Improvements - A Swim Platform

This spring we did some major work on our Riviera. The boat is primarily used for water sports and is left in the water all summer long. Between the UV exposure and the constant climbing over the hull, the varnish finish had taken a beating. This lead to completely refinishing the deck and sides of the boat. We also wanted to enhance its use for wake boarding, skiing and tubing. For this we added a wakeboard pylon and swim platform. As you will see in the coming photos and articles, these items can play well with a classically styled boat.

We had been entering the boat with a ladder attached over the transom. The ladder was removable and would fit into two clips at the top of the transom. Putting the ladder in and removing it every time we picked up a skier was a hassle. The ladder was in the way for waterski and wakeboard storage and was causing its share of damage to the boat. While the ladder was huge improvement over simply hoisting ourselves over the sides (not easy at all), we wanted a swim platform as we had seen on competition ski boats.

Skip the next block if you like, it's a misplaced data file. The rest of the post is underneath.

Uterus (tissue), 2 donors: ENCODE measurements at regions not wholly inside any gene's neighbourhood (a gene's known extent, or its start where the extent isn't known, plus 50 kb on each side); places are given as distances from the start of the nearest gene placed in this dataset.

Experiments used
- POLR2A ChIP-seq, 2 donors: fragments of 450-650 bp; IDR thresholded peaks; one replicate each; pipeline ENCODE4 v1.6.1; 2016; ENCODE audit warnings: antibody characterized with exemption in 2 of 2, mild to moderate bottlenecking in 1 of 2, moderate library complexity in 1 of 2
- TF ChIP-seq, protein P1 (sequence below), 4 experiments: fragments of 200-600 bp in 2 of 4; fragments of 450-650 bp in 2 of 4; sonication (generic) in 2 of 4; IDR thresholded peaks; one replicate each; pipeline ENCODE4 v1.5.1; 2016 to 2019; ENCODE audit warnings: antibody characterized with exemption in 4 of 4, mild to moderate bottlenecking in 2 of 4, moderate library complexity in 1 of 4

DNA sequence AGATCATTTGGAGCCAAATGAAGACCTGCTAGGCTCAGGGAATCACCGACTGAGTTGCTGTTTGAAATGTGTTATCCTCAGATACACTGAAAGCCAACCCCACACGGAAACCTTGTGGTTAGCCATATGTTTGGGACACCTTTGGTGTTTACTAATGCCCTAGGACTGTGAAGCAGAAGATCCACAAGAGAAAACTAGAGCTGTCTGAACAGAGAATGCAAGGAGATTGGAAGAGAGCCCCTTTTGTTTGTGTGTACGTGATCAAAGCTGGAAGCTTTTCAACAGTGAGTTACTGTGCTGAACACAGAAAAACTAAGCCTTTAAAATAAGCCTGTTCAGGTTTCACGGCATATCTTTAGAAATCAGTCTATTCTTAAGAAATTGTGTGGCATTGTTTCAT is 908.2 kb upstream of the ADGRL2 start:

This photo shows our daughter, Jessie coming up the ladder as it was mounted over the transom.


Designing the swim platform

The requirements for the platform design were:


The search for hardware

The next step was coming up with hardware to mount the swim platform. It had to look good, be quite stiff and be removable. After scouring the web, posting queries on, etc., I was a bit disappointed. Basically either I could:

The bimini top brackets are a 2 piece assemblies that are made to mount to a flat surface and then hold onto a 1" diameter tube. The tubular end swivels in the rougly U shaped bracket. A screw with a shoulder is the pivot pin. The shoulder prevents the threads from damaging the mating swivelling tube piece. These are fairly heavy and solid stainless. Some other units were merely plated zinc or Zamac which I thought would surely break under the loads that I would apply.